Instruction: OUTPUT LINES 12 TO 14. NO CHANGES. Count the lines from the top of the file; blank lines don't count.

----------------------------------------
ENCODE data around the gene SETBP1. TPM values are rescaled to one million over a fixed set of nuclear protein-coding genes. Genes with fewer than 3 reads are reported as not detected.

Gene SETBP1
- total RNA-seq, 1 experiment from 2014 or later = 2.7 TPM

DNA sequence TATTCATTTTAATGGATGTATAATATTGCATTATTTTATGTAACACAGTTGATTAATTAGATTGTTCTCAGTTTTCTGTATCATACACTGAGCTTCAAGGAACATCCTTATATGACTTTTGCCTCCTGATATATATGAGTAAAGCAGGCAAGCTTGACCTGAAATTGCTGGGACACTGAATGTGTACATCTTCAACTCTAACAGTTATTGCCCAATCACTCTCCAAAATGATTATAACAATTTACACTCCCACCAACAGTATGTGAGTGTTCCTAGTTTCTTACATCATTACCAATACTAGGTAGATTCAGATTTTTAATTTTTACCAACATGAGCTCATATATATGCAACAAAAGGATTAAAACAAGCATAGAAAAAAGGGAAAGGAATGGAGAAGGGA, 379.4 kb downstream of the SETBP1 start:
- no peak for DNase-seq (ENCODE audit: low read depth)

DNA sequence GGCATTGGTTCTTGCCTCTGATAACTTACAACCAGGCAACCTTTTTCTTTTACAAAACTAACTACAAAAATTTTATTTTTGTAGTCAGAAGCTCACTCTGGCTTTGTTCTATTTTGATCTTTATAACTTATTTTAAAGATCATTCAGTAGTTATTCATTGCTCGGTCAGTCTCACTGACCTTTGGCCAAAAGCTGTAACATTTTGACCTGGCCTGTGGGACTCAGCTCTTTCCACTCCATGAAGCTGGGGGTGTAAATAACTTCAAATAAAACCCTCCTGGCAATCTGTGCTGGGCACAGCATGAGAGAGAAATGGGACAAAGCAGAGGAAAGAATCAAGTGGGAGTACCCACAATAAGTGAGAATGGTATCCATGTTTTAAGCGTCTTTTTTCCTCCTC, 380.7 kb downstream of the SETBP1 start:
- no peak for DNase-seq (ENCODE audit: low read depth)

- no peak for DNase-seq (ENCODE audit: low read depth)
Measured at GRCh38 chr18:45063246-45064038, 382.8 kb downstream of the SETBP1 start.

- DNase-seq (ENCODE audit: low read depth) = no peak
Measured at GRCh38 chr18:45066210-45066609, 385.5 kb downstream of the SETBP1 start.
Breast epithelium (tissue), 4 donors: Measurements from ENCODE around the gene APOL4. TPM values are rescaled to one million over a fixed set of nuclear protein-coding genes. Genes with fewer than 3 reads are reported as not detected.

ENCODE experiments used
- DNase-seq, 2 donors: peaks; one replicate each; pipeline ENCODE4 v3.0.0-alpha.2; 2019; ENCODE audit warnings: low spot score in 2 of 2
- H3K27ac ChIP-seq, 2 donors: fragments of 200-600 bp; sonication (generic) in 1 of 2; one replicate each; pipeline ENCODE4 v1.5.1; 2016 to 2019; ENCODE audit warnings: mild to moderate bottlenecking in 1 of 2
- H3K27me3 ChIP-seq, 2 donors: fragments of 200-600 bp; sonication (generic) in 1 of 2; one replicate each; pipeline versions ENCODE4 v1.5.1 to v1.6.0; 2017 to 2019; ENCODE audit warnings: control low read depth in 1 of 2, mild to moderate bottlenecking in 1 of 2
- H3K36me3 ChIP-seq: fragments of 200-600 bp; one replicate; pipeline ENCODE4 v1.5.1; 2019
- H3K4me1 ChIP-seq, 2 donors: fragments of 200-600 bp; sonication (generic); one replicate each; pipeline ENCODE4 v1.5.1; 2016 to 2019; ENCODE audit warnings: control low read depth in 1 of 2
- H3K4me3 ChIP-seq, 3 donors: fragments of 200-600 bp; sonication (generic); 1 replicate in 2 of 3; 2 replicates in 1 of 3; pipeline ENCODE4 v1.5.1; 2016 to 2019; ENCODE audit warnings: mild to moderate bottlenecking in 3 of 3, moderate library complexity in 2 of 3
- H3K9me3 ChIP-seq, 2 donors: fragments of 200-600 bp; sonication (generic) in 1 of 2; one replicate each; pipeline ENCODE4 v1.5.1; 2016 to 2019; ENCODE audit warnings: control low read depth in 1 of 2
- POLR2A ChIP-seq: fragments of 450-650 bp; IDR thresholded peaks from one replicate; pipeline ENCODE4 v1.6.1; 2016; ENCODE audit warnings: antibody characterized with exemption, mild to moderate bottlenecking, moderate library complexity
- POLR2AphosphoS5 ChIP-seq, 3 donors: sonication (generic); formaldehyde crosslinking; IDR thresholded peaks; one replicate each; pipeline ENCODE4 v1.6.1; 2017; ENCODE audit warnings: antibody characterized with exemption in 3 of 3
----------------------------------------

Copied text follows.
Breast epithelium (tissue), 4 donors: Measurements from ENCODE around the gene APOL4. TPM values are rescaled to one million over a fixed set of nuclear protein-coding genes. Genes with fewer than 3 reads are reported as not detected.

ENCODE experiments used
- DNase-seq, 2 donors: peaks; one replicate each; pipeline ENCODE4 v3.0.0-alpha.2; 2019; ENCODE audit warnings: low spot score in 2 of 2